Directed by: Tim Van Patten
Written by: Terence Winter
Watch out, New Jersey, Furio Giunta has arrived.
The latest addition to the Soprano crew is safely in the States and, as a favor to Tony by Artie Bucco, gainfully employed as a mozzarella maker at the Nuovo Vesuvio Restaurant. But make no mistake: Furio’s real boss is Tony. And now that his operation has some new talent, the Boss can make a few organizational changes. Paulie and Silvio are bumped up, reporting directly to Tony. Reporting to Paulie and Silvio are Furio, Christopher… and Pussy.
So how does everyone feel about the new pecking order? Obviously Paulie and Silvio have no complaints, and Furio’s just happy to be working for someone who doesn’t wear a skirt. But as for Christopher and Pussy, that’s another story.
But then, Christopher hasn’t exactly been acting like a guy who wants to be made. He has been acting, though. Unknown to Tony, Christopher has been taking a class called “Acting for Writers.” And while Christopher follows the dictates of his muse, the dictates of his Boss are being seriously neglected. So when the operators of a local tanning salon/bordello on Christopher’s collection route come up shy on their “security payment” for the 3rd week in a row, Tony decides to see how Furio handles the situation. Quite adroitly, it turns out. employing a Louisville Slugger, a few well-placed bullets and some vigorous Italian epithets to great effect.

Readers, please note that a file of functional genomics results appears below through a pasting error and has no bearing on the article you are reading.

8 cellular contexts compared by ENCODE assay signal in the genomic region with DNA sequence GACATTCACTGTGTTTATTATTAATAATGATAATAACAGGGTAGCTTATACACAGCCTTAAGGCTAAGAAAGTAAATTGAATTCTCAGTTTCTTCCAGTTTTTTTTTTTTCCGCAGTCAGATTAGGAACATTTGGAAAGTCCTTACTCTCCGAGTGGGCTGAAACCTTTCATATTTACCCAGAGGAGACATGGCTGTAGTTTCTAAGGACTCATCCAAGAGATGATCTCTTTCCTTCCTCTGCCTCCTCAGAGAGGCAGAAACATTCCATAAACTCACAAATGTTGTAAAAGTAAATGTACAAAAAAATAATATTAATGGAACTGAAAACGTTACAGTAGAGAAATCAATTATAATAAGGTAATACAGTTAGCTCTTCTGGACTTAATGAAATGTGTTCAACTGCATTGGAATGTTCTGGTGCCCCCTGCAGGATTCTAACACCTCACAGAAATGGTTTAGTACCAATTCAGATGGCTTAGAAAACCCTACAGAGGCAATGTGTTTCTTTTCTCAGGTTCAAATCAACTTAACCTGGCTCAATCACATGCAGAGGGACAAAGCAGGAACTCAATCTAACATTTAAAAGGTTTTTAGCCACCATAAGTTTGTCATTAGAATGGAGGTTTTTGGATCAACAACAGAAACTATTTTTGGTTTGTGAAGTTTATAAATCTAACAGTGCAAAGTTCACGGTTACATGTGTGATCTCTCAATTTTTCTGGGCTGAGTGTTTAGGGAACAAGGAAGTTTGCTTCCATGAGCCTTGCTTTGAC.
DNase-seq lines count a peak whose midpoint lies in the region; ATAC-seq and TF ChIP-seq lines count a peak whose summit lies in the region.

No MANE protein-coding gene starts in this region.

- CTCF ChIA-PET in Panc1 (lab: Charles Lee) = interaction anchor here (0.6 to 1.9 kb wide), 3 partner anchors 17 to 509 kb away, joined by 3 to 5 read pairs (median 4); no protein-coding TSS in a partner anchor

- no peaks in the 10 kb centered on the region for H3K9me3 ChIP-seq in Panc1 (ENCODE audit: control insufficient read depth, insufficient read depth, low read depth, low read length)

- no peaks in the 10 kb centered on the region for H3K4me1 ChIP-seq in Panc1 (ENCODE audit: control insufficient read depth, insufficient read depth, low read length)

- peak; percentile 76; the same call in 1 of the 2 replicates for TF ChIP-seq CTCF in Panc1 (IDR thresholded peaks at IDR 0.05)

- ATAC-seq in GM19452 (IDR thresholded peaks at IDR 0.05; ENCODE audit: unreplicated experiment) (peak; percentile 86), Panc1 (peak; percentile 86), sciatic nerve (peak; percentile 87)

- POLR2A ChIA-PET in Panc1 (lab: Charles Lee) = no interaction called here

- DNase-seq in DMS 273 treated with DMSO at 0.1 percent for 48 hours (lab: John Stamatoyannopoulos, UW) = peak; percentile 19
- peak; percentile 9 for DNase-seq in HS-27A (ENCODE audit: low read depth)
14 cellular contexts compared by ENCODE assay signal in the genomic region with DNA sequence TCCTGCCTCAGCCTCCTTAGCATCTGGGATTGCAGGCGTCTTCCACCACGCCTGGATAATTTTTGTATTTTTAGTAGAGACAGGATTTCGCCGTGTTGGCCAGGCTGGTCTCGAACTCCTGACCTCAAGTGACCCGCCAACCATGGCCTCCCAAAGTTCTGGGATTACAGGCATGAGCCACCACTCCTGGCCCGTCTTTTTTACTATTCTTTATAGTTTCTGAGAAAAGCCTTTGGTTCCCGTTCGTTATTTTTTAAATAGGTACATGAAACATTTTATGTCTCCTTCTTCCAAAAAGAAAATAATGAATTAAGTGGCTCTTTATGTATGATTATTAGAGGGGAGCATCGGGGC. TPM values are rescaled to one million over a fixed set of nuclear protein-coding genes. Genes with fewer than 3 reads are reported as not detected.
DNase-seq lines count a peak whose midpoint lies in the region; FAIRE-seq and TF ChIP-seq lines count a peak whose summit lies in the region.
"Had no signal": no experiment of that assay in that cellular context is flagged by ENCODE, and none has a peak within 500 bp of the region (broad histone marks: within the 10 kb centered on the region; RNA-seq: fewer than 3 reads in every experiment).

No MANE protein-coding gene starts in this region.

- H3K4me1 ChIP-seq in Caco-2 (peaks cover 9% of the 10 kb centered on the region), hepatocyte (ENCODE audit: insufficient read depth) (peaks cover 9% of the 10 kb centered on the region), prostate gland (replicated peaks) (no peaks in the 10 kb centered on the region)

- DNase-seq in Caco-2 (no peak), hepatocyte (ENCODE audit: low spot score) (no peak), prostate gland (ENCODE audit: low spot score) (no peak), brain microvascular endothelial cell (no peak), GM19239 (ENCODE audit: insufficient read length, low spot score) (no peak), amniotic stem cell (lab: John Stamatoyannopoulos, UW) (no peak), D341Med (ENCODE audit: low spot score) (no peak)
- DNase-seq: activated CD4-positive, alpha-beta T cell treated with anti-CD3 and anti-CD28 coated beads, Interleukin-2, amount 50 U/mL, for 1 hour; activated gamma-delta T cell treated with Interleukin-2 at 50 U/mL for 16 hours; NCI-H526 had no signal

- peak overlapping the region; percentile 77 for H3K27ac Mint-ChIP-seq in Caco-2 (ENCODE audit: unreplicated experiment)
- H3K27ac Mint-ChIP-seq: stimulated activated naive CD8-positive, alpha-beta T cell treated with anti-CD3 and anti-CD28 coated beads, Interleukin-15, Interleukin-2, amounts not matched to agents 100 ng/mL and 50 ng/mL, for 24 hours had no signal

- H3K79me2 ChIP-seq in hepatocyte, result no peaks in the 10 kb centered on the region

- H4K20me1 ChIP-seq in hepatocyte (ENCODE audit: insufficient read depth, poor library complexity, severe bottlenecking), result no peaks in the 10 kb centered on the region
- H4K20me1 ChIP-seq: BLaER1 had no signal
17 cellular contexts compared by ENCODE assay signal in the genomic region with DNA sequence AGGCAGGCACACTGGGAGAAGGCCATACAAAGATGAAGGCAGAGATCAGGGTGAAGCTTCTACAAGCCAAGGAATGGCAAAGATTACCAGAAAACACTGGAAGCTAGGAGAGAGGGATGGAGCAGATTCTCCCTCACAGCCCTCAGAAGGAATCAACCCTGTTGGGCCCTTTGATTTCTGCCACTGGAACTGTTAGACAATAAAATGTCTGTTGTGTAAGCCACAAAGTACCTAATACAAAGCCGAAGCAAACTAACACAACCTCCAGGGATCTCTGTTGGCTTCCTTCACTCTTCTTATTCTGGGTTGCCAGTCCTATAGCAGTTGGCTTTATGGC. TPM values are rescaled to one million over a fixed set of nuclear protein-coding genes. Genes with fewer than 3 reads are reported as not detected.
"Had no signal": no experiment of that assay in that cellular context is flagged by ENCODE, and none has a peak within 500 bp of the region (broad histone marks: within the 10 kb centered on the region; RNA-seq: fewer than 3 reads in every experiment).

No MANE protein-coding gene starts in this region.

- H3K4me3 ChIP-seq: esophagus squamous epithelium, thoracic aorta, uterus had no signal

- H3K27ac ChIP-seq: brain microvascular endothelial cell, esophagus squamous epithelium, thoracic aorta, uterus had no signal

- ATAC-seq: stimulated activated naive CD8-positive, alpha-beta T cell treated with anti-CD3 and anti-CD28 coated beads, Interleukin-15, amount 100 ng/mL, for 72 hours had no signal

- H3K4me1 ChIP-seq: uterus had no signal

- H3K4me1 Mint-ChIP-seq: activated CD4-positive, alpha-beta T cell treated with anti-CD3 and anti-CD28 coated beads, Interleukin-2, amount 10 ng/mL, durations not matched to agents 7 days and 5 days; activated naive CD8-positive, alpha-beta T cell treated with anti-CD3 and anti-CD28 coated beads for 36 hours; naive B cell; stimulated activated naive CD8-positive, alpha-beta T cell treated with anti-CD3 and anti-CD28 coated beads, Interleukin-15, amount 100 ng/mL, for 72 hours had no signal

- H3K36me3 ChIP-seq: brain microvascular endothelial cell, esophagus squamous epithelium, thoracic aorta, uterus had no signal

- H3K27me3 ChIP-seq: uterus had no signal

As for Sal Bompensiero, he’s turned into one sour Pussy. The demotion sticks in his craw, and he’s not shy about showing it. He’s openly hostile to Furio and complains to Agent Lipari that “this thing of ours” has turned into “this thing of Tony’s.” If Pussy’s had reservations about ratting on Tony, they may well be dissipating.
But as far as Tony knows, things are going pretty well. He’s not under indictment, he’s firmly in control of the organization and business is good. So why, then, is he tearing the phone out of the wall and screaming at Carmela and the kids? Why is he so angry at reunited lovebirds Janice and Richie? Why is he picking fights with “civilians” half his size? In an attempt to find out, Tony seeks counsel from Hesh, who lets him in on an important piece of Soprano family history: Tony’s father, Johnny Boy Soprano, also had a “condition” that caused him to black out occasionally.
Fortunately Tony can now discuss this revelation with Dr. Melfi, as she phones Tony and tells him that she’s decided to resume his therapy. At first Tony’s inner Italian stallion gets the better of him, causing him to turn down the offer. But the following afternoon, there he is, sitting in Dr. Melfi’s waiting room. Why? Because, he tells her, “I want to be in total control.”
Sounds like Dr. Melfi’s got her work cut out for her.